“Occupy” protesters wear their movement’s leaderless decentralization on their collective sleeve. The attitude fits with a group that claims “democracy” as its chief political end. But it also makes ascertaining their conctete political objectives far more difficult, since, in theory, there can be no established political platform.
Polling conducted at some of the Occupy tent cities offers a glimpse into the views of the protesters. But market research firm Frontier Lab decided to look a bit deeper into what drives the protesters.
Scribe sat down for an interview with Frontier Lab’s Anne Sorock to discuss the group’s findings, detailed in its report, “Short-Selling America.” The Frontier Lab report presents the most in-depth study of protesters’ motivations conducted to date.
Protesters generally fit into two groups, Sorock explained: communitarians and professionals. The former are driven by a sense of community. “While ‘social justice’ is the attribute of their presence at Occupy,” the report claims, “it was not the ends, but rather a means to an inflated sense of self and purpose in their own lives.” Most described feeling out of place in their daily lives, and finally finding a sense of community and purpose at the Occupy protests.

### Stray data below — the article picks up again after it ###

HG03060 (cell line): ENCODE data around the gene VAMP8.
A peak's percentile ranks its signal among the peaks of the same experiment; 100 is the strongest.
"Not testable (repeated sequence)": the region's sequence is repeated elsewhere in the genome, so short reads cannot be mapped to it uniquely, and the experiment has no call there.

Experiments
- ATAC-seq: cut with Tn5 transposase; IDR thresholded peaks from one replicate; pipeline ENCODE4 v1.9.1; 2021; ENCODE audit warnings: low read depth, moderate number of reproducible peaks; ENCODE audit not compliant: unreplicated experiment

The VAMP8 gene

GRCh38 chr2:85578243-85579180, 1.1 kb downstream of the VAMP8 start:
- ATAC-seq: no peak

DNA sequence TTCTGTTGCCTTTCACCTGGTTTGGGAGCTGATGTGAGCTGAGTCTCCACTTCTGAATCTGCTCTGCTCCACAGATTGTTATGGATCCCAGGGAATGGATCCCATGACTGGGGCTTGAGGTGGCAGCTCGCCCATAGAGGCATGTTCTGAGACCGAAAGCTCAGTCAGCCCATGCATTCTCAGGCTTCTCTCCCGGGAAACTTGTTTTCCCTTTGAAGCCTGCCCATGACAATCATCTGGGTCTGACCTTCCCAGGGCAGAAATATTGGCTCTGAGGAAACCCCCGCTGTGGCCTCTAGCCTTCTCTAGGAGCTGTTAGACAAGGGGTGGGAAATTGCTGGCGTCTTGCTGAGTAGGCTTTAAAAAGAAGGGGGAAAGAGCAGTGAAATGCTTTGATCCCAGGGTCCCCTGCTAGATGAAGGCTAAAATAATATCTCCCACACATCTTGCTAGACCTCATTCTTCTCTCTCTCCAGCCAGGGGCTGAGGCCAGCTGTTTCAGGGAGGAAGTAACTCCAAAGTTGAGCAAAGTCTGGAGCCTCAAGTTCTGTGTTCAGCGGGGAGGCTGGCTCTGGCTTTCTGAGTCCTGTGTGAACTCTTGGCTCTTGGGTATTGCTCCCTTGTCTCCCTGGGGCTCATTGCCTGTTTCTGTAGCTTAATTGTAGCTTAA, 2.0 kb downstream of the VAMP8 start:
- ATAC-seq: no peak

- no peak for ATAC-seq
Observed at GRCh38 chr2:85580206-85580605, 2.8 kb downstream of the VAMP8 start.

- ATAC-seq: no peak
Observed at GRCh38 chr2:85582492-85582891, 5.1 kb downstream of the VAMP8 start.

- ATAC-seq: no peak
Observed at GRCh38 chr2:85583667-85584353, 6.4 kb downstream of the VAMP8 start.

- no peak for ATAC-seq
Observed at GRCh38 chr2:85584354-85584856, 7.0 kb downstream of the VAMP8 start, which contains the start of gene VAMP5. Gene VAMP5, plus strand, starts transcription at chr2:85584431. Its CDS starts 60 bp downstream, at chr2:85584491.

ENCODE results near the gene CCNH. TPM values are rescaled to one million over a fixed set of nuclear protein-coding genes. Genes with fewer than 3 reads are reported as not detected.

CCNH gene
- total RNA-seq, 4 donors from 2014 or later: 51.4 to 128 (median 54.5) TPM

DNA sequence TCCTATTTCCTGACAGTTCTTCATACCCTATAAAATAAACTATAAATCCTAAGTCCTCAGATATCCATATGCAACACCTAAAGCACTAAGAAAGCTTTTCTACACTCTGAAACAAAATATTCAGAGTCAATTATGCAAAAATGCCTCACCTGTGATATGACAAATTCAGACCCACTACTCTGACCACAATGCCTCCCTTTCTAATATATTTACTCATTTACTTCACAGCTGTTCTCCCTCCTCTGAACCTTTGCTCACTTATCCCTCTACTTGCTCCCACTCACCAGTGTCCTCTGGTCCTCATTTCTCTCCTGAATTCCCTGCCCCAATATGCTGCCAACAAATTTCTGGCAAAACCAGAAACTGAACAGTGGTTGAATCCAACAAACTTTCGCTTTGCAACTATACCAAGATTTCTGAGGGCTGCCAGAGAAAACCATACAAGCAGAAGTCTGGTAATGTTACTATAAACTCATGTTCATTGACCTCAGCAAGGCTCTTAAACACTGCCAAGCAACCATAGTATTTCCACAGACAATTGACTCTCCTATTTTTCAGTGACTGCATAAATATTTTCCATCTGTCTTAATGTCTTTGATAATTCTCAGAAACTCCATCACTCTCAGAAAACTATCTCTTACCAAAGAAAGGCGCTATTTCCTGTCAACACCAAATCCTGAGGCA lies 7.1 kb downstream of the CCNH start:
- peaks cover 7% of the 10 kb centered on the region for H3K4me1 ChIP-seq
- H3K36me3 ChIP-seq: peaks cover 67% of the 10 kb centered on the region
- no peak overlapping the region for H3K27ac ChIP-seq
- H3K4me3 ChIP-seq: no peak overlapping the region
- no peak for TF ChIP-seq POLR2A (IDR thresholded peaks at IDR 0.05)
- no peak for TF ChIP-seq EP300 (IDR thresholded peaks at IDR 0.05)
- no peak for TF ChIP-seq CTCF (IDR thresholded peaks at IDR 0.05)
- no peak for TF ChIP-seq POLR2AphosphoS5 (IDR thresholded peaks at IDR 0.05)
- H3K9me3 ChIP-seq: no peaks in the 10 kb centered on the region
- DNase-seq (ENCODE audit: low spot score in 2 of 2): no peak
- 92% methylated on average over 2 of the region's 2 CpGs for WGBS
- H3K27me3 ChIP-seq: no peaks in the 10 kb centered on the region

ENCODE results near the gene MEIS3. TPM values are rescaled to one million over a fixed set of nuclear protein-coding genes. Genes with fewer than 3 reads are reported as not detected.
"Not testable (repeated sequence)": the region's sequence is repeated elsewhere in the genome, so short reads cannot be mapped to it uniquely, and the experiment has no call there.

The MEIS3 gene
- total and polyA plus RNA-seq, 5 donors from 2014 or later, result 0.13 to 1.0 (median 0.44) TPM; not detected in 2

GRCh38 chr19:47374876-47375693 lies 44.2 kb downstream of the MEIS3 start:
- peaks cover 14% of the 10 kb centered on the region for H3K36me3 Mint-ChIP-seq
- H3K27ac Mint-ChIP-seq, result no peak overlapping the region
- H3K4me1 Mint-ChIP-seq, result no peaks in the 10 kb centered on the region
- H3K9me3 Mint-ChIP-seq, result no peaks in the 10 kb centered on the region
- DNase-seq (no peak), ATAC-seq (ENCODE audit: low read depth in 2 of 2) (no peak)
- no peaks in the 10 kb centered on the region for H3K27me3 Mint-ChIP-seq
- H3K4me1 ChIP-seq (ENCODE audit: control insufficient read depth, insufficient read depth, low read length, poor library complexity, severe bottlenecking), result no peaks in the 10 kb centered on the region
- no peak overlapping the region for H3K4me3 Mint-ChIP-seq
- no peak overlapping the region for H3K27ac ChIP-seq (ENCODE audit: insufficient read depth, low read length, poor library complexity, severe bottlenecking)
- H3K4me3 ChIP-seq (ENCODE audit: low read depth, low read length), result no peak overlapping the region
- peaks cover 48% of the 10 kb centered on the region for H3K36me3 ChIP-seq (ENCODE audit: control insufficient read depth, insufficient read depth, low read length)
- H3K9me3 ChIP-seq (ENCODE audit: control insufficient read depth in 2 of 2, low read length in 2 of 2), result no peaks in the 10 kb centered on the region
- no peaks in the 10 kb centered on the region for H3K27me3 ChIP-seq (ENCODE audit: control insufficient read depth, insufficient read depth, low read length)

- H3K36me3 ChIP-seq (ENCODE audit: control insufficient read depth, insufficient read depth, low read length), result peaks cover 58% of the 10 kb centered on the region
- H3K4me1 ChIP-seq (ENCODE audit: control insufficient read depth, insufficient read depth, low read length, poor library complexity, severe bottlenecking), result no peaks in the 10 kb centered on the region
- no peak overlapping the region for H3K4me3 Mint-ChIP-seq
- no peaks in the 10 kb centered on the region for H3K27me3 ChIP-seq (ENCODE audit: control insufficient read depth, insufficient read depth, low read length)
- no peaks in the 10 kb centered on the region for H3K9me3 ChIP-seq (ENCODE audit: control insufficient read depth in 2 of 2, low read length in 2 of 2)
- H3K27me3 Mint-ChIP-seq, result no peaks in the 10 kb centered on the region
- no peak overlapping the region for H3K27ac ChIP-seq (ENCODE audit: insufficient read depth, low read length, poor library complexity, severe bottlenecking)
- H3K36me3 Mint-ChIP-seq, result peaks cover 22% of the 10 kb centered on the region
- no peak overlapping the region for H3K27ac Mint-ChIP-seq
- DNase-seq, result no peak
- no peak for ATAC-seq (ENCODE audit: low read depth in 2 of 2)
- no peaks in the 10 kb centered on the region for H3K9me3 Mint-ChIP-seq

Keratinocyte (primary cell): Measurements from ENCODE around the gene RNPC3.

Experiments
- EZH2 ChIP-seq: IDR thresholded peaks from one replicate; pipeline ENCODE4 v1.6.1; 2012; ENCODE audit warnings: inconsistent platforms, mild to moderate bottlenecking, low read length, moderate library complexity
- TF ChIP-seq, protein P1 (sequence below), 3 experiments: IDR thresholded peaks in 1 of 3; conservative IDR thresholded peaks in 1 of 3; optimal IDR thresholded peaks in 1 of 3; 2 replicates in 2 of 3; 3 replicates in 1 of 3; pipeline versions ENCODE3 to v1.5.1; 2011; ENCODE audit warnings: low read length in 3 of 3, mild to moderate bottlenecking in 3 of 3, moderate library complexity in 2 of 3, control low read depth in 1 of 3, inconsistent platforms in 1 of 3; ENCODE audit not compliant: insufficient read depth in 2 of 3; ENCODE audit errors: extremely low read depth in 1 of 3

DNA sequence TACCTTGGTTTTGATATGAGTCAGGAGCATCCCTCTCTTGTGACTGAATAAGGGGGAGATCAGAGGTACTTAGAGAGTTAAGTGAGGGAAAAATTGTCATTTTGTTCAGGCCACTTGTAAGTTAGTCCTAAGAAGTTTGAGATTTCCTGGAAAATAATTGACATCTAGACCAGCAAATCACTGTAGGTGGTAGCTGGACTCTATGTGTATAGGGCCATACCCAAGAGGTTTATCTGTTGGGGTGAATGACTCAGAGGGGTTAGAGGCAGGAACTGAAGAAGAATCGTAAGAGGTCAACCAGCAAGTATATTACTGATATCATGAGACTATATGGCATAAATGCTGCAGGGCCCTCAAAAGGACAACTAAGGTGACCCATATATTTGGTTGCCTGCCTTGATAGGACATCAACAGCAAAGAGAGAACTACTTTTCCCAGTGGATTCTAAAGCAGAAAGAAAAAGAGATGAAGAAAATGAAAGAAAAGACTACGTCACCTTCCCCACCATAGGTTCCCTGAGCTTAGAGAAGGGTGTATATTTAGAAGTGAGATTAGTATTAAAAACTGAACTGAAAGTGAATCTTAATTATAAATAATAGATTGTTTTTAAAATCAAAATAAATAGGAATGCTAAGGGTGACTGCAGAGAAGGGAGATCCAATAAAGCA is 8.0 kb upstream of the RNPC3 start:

Professionals seek different outcomes — prestige and attention, according to the report — but with similarly self-centered motivations. “They feel validated by the fame and attention that comes with the large numbers of sustained attendees at the protests,” the report explains.
For both groups, then, protesting is an end in itself. Political change has not driven them to Zucotti Park or McPherson Square, according to Frontier, but rather more self-serving ends (whether or not they recognize it).
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